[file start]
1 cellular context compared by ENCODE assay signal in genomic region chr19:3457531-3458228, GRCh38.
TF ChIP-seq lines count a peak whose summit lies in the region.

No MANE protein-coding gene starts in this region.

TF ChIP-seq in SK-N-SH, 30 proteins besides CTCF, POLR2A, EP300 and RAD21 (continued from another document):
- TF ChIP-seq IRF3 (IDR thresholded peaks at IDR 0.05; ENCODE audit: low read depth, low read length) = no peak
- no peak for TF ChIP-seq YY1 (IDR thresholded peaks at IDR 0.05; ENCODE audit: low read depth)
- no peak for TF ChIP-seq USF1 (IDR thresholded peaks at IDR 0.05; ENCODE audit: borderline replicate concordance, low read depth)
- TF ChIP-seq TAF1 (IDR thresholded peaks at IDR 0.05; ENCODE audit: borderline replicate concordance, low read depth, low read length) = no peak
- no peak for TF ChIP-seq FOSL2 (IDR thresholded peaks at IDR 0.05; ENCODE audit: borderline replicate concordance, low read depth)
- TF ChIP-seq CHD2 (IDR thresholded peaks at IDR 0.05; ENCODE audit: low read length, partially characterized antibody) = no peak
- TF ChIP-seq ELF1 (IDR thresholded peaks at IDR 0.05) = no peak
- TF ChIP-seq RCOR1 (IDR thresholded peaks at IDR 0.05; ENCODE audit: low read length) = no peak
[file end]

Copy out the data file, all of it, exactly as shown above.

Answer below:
1 cellular context compared by ENCODE assay signal in genomic region chr19:3457531-3458228, GRCh38.
TF ChIP-seq lines count a peak whose summit lies in the region.

No MANE protein-coding gene starts in this region.

TF ChIP-seq in SK-N-SH, 30 proteins besides CTCF, POLR2A, EP300 and RAD21 (continued from another document):
- TF ChIP-seq IRF3 (IDR thresholded peaks at IDR 0.05; ENCODE audit: low read depth, low read length) = no peak
- no peak for TF ChIP-seq YY1 (IDR thresholded peaks at IDR 0.05; ENCODE audit: low read depth)
- no peak for TF ChIP-seq USF1 (IDR thresholded peaks at IDR 0.05; ENCODE audit: borderline replicate concordance, low read depth)
- TF ChIP-seq TAF1 (IDR thresholded peaks at IDR 0.05; ENCODE audit: borderline replicate concordance, low read depth, low read length) = no peak
- no peak for TF ChIP-seq FOSL2 (IDR thresholded peaks at IDR 0.05; ENCODE audit: borderline replicate concordance, low read depth)
- TF ChIP-seq CHD2 (IDR thresholded peaks at IDR 0.05; ENCODE audit: low read length, partially characterized antibody) = no peak
- TF ChIP-seq ELF1 (IDR thresholded peaks at IDR 0.05) = no peak
- TF ChIP-seq RCOR1 (IDR thresholded peaks at IDR 0.05; ENCODE audit: low read length) = no peak